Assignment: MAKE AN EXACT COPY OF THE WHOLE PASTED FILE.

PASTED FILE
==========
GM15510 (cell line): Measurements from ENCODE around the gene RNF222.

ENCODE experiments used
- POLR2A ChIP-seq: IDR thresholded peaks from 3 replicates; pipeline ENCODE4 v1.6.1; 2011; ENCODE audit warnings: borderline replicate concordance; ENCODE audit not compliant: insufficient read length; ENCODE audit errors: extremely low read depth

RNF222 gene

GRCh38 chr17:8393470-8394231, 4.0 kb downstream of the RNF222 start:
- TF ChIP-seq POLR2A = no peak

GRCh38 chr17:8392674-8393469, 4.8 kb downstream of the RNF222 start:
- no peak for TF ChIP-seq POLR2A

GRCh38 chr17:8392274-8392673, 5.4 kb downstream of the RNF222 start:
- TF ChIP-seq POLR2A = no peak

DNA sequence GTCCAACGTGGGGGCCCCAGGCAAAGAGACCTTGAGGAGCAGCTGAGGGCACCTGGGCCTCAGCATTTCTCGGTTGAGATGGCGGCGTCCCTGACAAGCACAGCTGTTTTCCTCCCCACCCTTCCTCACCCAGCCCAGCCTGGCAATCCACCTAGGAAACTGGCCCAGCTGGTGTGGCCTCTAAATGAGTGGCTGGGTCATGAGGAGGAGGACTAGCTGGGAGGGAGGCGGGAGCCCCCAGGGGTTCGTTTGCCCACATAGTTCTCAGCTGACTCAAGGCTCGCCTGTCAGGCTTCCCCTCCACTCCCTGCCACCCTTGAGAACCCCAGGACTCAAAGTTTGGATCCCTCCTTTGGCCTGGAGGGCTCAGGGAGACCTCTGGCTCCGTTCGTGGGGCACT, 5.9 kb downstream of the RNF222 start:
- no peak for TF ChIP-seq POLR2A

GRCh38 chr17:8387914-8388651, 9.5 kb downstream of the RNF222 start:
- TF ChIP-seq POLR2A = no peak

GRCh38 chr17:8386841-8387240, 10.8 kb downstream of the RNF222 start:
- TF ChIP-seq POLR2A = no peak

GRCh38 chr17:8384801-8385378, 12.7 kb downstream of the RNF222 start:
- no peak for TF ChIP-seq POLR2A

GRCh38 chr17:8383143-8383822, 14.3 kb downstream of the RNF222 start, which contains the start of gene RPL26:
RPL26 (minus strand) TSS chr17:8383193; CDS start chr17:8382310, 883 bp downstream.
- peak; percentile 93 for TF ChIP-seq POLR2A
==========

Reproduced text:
GM15510 (cell line): Measurements from ENCODE around the gene RNF222.

ENCODE experiments used
- POLR2A ChIP-seq: IDR thresholded peaks from 3 replicates; pipeline ENCODE4 v1.6.1; 2011; ENCODE audit warnings: borderline replicate concordance; ENCODE audit not compliant: insufficient read length; ENCODE audit errors: extremely low read depth

RNF222 gene

GRCh38 chr17:8393470-8394231, 4.0 kb downstream of the RNF222 start:
- TF ChIP-seq POLR2A = no peak

GRCh38 chr17:8392674-8393469, 4.8 kb downstream of the RNF222 start:
- no peak for TF ChIP-seq POLR2A

GRCh38 chr17:8392274-8392673, 5.4 kb downstream of the RNF222 start:
- TF ChIP-seq POLR2A = no peak

DNA sequence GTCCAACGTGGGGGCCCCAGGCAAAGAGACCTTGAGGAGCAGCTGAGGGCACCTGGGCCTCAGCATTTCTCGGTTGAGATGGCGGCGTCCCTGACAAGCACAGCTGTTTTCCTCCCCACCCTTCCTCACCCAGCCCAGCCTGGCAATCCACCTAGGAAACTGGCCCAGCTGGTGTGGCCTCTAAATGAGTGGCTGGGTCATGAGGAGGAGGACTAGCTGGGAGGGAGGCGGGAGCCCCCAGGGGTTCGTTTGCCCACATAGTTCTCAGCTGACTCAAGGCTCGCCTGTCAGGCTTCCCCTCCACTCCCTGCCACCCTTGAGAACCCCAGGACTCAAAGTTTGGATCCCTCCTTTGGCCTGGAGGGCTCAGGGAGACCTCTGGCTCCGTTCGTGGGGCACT, 5.9 kb downstream of the RNF222 start:
- no peak for TF ChIP-seq POLR2A

GRCh38 chr17:8387914-8388651, 9.5 kb downstream of the RNF222 start:
- TF ChIP-seq POLR2A = no peak

GRCh38 chr17:8386841-8387240, 10.8 kb downstream of the RNF222 start:
- TF ChIP-seq POLR2A = no peak

GRCh38 chr17:8384801-8385378, 12.7 kb downstream of the RNF222 start:
- no peak for TF ChIP-seq POLR2A

GRCh38 chr17:8383143-8383822, 14.3 kb downstream of the RNF222 start, which contains the start of gene RPL26:
RPL26 (minus strand) TSS chr17:8383193; CDS start chr17:8382310, 883 bp downstream.
- peak; percentile 93 for TF ChIP-seq POLR2A